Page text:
SUGAR BEET growers must choose whether to accept a cash offer from British Sugar to buy back contract tonnage this week, or wait for unknown EU compensation after sugar sector reforms in 2006.
British Sugar launched its permanent transfer scheme this week in an effort to correct the imbalance in the tonnage it contracts to producers and that needed to meet UK sugar quota. The deadline for applications is Friday, Feb 4.
Agricultural communications manager Paul Bee said better-yielding varieties and fewer impurities meant British Sugar needed to re-claim 160,000t, or about 2%, of national contract tonnage.
“We would have preferred to take this step earlier, but we have only learned now that this will be another campaign with no shortfall in production, so we had to make a relatively quick decision.” Payments to growers more than 60 miles from a processing factory would be worth 30/t, and 24/t for half that distance.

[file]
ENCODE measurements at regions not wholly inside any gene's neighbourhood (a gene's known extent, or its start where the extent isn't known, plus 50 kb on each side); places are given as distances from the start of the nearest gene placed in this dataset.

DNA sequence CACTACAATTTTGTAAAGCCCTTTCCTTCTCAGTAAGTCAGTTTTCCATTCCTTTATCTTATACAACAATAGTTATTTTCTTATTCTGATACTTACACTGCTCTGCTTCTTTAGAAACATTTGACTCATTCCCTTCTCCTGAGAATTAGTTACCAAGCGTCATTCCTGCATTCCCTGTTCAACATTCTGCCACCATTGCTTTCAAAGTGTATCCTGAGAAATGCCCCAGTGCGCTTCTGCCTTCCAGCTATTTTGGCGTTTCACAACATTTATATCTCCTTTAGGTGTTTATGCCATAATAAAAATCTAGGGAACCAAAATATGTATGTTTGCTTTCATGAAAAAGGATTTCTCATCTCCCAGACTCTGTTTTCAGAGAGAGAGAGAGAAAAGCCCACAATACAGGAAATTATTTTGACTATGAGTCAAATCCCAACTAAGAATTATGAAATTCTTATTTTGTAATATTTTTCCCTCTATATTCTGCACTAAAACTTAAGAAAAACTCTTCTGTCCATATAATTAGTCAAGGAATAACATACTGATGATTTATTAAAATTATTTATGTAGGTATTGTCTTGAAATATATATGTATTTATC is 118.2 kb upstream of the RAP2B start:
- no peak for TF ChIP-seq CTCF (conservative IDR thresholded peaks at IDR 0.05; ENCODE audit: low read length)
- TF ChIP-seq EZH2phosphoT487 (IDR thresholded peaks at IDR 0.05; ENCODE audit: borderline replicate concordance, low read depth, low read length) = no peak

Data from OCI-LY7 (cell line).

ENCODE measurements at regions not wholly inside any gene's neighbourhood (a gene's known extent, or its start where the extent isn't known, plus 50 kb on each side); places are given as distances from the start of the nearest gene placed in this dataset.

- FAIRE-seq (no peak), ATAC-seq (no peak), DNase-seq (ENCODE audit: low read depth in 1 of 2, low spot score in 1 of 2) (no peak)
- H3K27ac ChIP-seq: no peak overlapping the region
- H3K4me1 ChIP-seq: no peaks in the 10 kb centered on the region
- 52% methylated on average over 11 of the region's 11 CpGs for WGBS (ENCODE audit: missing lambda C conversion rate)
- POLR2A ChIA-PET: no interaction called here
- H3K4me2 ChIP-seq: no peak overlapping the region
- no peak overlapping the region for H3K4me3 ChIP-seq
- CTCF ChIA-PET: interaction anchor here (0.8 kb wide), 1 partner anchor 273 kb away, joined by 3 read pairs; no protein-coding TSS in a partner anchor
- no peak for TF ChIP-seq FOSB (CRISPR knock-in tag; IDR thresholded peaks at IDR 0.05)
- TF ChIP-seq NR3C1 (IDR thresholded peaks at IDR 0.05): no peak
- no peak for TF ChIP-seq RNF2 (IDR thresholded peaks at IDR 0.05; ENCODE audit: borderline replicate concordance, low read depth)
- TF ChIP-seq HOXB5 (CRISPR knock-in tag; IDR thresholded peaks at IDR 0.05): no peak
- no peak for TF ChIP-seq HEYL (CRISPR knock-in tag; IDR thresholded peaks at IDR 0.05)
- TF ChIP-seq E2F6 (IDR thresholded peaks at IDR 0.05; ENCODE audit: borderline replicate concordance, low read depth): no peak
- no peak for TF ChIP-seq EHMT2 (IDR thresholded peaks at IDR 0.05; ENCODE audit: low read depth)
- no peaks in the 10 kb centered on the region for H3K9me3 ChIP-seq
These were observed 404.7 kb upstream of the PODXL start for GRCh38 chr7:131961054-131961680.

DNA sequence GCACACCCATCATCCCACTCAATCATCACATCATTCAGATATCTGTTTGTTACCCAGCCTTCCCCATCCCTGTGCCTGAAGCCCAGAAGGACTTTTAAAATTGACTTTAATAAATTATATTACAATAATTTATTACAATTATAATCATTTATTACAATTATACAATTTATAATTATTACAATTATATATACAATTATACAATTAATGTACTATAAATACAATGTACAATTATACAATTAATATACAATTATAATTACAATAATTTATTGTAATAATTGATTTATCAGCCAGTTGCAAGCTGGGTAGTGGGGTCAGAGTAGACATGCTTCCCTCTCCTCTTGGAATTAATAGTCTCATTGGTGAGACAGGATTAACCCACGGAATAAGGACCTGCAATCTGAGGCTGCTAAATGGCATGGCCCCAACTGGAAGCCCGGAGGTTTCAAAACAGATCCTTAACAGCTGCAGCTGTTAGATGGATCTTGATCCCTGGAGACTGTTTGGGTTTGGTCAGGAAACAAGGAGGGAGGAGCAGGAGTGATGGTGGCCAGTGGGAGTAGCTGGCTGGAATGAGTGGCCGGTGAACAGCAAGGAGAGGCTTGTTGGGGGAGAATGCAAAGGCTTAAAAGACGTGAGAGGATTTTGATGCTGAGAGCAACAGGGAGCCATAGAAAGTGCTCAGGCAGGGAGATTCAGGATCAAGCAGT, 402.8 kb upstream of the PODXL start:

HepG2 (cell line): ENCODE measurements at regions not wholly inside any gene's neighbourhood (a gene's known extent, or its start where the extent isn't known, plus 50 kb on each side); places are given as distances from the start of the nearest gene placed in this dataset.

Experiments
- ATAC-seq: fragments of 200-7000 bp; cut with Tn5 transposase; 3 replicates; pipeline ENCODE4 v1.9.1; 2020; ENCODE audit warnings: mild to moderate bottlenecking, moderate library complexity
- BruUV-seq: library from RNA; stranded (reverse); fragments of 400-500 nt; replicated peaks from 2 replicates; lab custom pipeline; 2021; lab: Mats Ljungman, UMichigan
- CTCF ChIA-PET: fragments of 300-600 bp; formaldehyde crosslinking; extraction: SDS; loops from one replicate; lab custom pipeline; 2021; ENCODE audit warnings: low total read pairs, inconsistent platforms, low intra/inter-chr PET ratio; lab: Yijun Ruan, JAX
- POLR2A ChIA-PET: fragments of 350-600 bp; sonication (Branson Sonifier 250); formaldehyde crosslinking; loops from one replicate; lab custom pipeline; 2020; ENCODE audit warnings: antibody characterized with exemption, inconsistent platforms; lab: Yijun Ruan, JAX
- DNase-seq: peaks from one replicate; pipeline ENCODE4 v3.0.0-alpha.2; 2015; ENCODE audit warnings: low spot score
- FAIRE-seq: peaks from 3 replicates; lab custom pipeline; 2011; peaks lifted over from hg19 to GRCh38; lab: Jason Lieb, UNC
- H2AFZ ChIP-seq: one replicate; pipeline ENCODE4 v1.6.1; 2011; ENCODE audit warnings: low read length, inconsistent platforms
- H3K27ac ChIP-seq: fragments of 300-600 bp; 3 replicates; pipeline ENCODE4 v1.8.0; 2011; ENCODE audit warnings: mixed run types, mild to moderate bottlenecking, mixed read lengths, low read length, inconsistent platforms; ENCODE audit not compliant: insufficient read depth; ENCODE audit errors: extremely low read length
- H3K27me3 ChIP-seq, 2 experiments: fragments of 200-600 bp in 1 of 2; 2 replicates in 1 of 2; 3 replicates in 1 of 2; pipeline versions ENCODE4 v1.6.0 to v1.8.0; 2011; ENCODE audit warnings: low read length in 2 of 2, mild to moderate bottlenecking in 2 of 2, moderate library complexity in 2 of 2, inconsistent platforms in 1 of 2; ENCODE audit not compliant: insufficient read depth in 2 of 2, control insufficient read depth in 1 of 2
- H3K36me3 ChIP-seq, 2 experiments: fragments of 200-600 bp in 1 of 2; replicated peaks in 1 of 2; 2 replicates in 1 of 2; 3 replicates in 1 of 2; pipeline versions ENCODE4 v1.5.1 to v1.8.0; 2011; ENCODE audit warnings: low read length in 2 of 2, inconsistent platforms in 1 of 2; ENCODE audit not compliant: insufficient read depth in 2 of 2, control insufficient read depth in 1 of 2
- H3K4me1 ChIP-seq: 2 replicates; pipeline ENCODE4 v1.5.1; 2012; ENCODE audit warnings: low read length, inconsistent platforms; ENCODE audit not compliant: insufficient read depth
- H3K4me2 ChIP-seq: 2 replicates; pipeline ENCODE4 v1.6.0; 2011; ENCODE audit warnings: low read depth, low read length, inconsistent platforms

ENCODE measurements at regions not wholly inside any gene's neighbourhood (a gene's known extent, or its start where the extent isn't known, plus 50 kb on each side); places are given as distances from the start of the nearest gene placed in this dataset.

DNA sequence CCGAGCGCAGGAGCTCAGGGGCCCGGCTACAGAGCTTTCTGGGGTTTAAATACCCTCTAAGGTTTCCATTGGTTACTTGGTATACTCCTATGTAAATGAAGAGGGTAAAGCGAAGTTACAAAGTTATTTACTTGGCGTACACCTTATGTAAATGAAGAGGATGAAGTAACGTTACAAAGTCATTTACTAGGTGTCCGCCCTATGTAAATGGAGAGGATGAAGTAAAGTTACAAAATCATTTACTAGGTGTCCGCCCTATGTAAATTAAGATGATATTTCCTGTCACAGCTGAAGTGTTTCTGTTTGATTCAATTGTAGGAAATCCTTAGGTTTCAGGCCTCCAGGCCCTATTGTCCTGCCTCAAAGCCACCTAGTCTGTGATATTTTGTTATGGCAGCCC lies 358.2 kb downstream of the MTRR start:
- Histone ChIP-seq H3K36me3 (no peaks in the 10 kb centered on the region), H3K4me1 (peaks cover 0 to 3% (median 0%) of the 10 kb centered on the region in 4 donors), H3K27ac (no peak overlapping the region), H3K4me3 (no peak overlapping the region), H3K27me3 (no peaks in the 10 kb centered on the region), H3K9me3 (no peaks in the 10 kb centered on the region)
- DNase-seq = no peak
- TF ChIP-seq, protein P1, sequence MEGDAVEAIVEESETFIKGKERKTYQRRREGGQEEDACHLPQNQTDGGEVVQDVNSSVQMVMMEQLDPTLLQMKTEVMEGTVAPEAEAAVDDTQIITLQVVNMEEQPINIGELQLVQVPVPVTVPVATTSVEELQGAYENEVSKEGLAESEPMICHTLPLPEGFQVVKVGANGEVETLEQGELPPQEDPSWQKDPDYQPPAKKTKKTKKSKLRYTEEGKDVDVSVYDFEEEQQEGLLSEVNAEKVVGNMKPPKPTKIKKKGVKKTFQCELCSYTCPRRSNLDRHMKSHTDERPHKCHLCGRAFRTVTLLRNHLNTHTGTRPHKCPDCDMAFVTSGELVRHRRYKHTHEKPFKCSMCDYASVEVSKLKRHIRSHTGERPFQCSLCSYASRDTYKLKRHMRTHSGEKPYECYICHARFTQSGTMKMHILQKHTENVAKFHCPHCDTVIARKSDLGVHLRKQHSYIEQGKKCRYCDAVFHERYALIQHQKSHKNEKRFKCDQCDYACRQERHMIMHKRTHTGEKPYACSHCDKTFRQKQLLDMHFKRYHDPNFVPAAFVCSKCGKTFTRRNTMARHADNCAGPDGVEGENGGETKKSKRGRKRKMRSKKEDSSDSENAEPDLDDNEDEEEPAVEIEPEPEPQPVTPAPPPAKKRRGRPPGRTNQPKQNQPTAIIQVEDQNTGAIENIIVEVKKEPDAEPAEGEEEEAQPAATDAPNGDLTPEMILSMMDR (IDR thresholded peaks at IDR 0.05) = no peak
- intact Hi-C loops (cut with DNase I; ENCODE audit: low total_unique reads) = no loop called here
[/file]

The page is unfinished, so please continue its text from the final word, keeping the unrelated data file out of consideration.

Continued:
One Cambs farmer, who preferred not to be named, told farmers weekly the news had been well received among neighbouring growers. “I think it likely British Sugar’s offer will be over-subscribed.”
While the scheme appeared attractive at first, he said, there were reasons to be cautious. “Speaking for myself, I don”t like the short deadline to enter the scheme. At these rates, the deal will be worth around 20,000 to us, but is there another compensation package coming from Brussels?”
A lot depended on the reference year chosen for area payments after the 2006 reforms, he said. “If 2005 is chosen as the reference year, any quota we give up now will not be considered.”